Embattled publisher Midway has been delisted from the New York Stock exchange. Faced with Chapter 11 restructuring and looming debts, the publisher's share value fell below acceptable trading levels.
In order to be listed on the New York Stock Exchange, every company must maintain a minimum average closing price of $1.00 per share over 30 consecutive trading days, but the Mortal Kombat
publisher's recent, highly public struggles have made compliance with this rule an impossibility -- while simultaneously its restructuring status no longer allows its stock to be backed by capital.
The company was warned of imminent delisting
back in November 2008 - though its shares are continuing to be traded outside of the NYSE, changing hands at 11 cents each as of press time.
Midway filed for Chapter 11
to alleviate pressure from creditors -- bond owners to which it owes $150 million after the departure of former majority stakeholder Sumner Redstone triggered a buyback obligation. To make matters worse, the publisher's debts compound to $240 million in the face of its inability to fulfill the obligation.
The bondholders to which Midway owes the payout have also raised complaints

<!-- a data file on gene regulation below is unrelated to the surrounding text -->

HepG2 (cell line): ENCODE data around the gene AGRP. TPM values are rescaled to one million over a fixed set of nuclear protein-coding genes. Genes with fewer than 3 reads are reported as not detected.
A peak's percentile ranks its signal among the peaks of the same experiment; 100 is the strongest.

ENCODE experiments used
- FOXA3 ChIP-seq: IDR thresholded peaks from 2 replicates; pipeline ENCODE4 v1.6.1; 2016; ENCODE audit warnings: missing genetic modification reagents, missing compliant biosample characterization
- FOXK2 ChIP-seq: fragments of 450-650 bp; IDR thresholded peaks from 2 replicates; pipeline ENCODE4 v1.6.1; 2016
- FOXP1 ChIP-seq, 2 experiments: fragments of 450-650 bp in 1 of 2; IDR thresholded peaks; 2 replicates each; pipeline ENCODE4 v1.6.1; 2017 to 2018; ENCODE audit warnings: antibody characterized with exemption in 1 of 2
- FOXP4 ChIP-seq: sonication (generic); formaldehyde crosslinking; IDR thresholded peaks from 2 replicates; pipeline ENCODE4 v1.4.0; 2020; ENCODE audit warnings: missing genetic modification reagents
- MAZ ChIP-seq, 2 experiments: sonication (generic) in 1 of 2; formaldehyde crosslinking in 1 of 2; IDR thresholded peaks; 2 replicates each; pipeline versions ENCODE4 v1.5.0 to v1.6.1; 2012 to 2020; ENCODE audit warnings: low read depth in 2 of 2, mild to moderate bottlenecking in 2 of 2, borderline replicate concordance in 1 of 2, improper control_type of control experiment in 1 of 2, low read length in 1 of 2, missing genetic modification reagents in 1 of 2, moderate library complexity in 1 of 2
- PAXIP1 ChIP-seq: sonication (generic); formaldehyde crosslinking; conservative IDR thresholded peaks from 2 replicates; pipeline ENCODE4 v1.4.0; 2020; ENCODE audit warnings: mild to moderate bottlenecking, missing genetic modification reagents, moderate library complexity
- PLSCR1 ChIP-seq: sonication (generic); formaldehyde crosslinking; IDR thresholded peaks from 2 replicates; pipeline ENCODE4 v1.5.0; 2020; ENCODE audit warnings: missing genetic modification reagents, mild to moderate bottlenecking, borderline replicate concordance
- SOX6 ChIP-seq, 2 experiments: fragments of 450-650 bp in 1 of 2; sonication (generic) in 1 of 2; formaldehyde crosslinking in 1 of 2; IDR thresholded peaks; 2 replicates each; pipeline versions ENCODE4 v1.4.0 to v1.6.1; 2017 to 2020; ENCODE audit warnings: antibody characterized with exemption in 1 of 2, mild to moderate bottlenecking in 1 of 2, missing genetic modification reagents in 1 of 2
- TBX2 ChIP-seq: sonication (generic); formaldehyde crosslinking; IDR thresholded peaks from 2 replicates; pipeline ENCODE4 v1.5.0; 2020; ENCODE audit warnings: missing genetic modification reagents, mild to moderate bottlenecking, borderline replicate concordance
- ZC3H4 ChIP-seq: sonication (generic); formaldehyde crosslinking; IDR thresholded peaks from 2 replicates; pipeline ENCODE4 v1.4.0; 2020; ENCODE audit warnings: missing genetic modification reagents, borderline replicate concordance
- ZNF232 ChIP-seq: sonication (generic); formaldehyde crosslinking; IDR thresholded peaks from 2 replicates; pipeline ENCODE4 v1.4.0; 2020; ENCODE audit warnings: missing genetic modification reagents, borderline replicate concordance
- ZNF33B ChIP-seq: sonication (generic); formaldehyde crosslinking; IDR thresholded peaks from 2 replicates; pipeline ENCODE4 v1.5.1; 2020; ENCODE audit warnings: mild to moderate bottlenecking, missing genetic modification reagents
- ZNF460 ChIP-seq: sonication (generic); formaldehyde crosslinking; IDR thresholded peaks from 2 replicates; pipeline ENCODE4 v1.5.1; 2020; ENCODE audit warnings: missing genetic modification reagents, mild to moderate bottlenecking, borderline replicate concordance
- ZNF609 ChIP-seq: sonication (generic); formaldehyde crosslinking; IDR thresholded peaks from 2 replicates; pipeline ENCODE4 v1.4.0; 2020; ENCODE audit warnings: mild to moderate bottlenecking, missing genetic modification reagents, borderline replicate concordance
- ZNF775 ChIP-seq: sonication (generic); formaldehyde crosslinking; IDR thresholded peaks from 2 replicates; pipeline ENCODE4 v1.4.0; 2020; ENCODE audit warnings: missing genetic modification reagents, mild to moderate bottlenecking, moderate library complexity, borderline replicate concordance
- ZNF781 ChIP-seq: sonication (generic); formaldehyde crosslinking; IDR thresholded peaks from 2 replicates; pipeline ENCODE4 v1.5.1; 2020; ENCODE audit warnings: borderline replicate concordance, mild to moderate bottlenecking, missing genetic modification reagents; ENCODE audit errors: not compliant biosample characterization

about secretive investor Mark Thomas, who as the buyer of Redstone's stake stands to gain the largest share of the money. Their questions surround Thomas' relationship with Redstone and the circumstances under which he purchased the 87 percent share.
Most recently, the company received court permission
to use its cash reserves to continue operating, paying its staffers, retailers and suppliers. It withdrew from the Entertainment Software Association, presumably unable to devote resources to its membership fees.
, Midway's upcoming cross-platform action title starring actor Vin Diesel, will still be published through a strategic partnership with Ubisoft
that allows Midway to retain both future franchise rights and the ability to sell the game in some European territories, where it continues operations as normal.